H. Oueijan

Notre Dame University-Louaize (LEBANON)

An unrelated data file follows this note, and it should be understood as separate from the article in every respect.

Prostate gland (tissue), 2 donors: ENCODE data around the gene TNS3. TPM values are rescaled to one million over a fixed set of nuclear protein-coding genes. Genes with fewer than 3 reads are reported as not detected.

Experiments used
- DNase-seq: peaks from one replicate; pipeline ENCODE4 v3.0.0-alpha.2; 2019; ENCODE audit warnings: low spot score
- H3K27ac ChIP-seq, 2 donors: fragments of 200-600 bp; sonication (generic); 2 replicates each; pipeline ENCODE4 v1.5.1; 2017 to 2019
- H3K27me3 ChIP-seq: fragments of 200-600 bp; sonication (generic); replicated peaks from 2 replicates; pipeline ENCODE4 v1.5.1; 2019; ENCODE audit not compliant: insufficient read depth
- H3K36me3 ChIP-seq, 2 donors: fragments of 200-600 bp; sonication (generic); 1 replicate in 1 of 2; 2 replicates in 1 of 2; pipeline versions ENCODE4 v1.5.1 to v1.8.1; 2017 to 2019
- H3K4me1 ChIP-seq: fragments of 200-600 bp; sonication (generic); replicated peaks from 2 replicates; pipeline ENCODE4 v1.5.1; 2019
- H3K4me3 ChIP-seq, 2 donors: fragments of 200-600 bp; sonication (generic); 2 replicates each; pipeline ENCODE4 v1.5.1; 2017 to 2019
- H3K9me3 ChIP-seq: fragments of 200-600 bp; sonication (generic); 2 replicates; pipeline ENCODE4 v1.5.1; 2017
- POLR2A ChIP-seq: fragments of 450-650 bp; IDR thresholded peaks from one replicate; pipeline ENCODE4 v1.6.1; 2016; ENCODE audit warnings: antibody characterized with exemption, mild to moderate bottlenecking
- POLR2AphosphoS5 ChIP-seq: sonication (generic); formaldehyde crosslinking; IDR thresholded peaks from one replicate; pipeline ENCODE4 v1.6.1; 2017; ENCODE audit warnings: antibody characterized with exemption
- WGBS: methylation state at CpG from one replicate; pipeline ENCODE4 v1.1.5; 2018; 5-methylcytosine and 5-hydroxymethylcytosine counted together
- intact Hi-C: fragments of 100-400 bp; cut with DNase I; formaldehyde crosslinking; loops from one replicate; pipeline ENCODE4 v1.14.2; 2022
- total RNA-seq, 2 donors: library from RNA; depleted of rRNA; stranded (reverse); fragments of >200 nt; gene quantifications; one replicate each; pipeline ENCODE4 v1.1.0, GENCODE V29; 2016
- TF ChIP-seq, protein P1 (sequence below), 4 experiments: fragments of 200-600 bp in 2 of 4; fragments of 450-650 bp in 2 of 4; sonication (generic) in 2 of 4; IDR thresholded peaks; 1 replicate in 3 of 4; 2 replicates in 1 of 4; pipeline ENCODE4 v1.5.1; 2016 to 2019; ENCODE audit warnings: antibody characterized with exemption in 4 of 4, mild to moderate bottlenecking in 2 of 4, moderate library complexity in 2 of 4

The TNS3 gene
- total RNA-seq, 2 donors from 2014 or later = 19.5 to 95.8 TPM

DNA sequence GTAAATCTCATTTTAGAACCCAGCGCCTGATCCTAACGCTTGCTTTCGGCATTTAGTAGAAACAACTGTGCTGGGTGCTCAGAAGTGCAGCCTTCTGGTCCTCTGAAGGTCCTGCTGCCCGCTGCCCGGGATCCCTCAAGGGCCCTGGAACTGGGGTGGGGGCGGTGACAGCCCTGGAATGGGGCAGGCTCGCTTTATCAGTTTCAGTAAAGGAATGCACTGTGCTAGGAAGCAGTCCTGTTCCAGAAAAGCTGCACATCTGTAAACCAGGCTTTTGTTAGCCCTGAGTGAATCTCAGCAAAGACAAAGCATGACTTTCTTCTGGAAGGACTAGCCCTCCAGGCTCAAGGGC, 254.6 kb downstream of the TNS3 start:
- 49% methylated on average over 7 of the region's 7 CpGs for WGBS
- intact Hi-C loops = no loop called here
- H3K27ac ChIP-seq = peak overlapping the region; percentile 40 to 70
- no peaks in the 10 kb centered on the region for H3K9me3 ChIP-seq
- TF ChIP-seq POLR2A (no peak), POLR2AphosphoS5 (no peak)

Peace education has become an important issue nowadays and a major concern for researchers and educators all over the world. Peace education has been introduced into many educational institutions either as separate programs or integrated within the various subject materials. Hoping to cause some positive change, post-war countries started adopting such programs. Research shows that the sooner children get introduced to the knowledge of peace and practice the skills related to it, the greater the chance is that they will become positive change agents in the future. While peace programs are being introduced into schools worldwide, it seems that attempts to do so in higher education are still minimal. Consequently, I believe that school teachers have become more qualified to educate their students for peace than university professors although one cannot deny that many universities are now offering courses or even degrees in peace studies such as conflict resolution and transformation. However, where offered, such programs are by exclusively the departments of political science in some universities. As such, I argue that, as in many schools, peace related student learning outcomes should be introduced into almost every general requirement course, if not all, offered by every department at higher education institutions. As a result, learners who do not have the chance to get introduced to such programs throughout their school years will have the chance to do so at the university level.